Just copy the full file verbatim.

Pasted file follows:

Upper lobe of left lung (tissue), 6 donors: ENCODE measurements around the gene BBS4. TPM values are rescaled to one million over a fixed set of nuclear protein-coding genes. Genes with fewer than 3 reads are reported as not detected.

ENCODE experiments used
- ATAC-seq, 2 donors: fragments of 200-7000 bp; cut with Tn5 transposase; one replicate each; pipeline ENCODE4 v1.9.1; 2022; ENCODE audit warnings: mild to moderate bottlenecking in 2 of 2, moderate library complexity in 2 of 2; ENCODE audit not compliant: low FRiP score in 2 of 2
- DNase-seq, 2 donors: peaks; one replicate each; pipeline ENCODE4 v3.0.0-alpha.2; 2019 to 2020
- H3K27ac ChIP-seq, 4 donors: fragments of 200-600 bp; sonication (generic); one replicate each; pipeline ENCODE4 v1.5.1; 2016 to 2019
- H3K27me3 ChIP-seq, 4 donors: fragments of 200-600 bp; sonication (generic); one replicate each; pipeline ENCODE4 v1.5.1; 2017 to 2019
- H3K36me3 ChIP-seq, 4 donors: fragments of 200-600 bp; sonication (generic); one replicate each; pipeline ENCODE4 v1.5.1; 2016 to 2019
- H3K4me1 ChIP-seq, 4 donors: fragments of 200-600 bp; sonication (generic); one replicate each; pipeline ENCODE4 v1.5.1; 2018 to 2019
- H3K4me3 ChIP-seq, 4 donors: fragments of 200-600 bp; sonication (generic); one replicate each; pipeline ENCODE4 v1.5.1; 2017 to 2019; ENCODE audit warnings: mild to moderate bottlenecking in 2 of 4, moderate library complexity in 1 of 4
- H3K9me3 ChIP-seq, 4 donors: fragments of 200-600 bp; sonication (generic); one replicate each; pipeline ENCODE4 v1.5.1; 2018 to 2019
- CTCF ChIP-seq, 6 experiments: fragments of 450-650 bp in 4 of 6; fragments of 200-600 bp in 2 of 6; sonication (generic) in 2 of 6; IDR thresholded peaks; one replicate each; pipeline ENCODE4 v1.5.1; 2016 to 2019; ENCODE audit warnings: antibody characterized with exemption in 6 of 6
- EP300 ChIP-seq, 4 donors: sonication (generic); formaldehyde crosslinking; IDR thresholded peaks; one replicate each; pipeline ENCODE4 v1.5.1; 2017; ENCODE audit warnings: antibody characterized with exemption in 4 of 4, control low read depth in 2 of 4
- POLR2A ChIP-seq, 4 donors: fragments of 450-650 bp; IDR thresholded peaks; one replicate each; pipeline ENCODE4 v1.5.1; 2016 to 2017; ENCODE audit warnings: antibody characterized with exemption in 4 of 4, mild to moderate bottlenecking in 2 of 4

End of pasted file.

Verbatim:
Upper lobe of left lung (tissue), 6 donors: ENCODE measurements around the gene BBS4. TPM values are rescaled to one million over a fixed set of nuclear protein-coding genes. Genes with fewer than 3 reads are reported as not detected.

ENCODE experiments used
- ATAC-seq, 2 donors: fragments of 200-7000 bp; cut with Tn5 transposase; one replicate each; pipeline ENCODE4 v1.9.1; 2022; ENCODE audit warnings: mild to moderate bottlenecking in 2 of 2, moderate library complexity in 2 of 2; ENCODE audit not compliant: low FRiP score in 2 of 2
- DNase-seq, 2 donors: peaks; one replicate each; pipeline ENCODE4 v3.0.0-alpha.2; 2019 to 2020
- H3K27ac ChIP-seq, 4 donors: fragments of 200-600 bp; sonication (generic); one replicate each; pipeline ENCODE4 v1.5.1; 2016 to 2019
- H3K27me3 ChIP-seq, 4 donors: fragments of 200-600 bp; sonication (generic); one replicate each; pipeline ENCODE4 v1.5.1; 2017 to 2019
- H3K36me3 ChIP-seq, 4 donors: fragments of 200-600 bp; sonication (generic); one replicate each; pipeline ENCODE4 v1.5.1; 2016 to 2019
- H3K4me1 ChIP-seq, 4 donors: fragments of 200-600 bp; sonication (generic); one replicate each; pipeline ENCODE4 v1.5.1; 2018 to 2019
- H3K4me3 ChIP-seq, 4 donors: fragments of 200-600 bp; sonication (generic); one replicate each; pipeline ENCODE4 v1.5.1; 2017 to 2019; ENCODE audit warnings: mild to moderate bottlenecking in 2 of 4, moderate library complexity in 1 of 4
- H3K9me3 ChIP-seq, 4 donors: fragments of 200-600 bp; sonication (generic); one replicate each; pipeline ENCODE4 v1.5.1; 2018 to 2019
- CTCF ChIP-seq, 6 experiments: fragments of 450-650 bp in 4 of 6; fragments of 200-600 bp in 2 of 6; sonication (generic) in 2 of 6; IDR thresholded peaks; one replicate each; pipeline ENCODE4 v1.5.1; 2016 to 2019; ENCODE audit warnings: antibody characterized with exemption in 6 of 6
- EP300 ChIP-seq, 4 donors: sonication (generic); formaldehyde crosslinking; IDR thresholded peaks; one replicate each; pipeline ENCODE4 v1.5.1; 2017; ENCODE audit warnings: antibody characterized with exemption in 4 of 4, control low read depth in 2 of 4
- POLR2A ChIP-seq, 4 donors: fragments of 450-650 bp; IDR thresholded peaks; one replicate each; pipeline ENCODE4 v1.5.1; 2016 to 2017; ENCODE audit warnings: antibody characterized with exemption in 4 of 4, mild to moderate bottlenecking in 2 of 4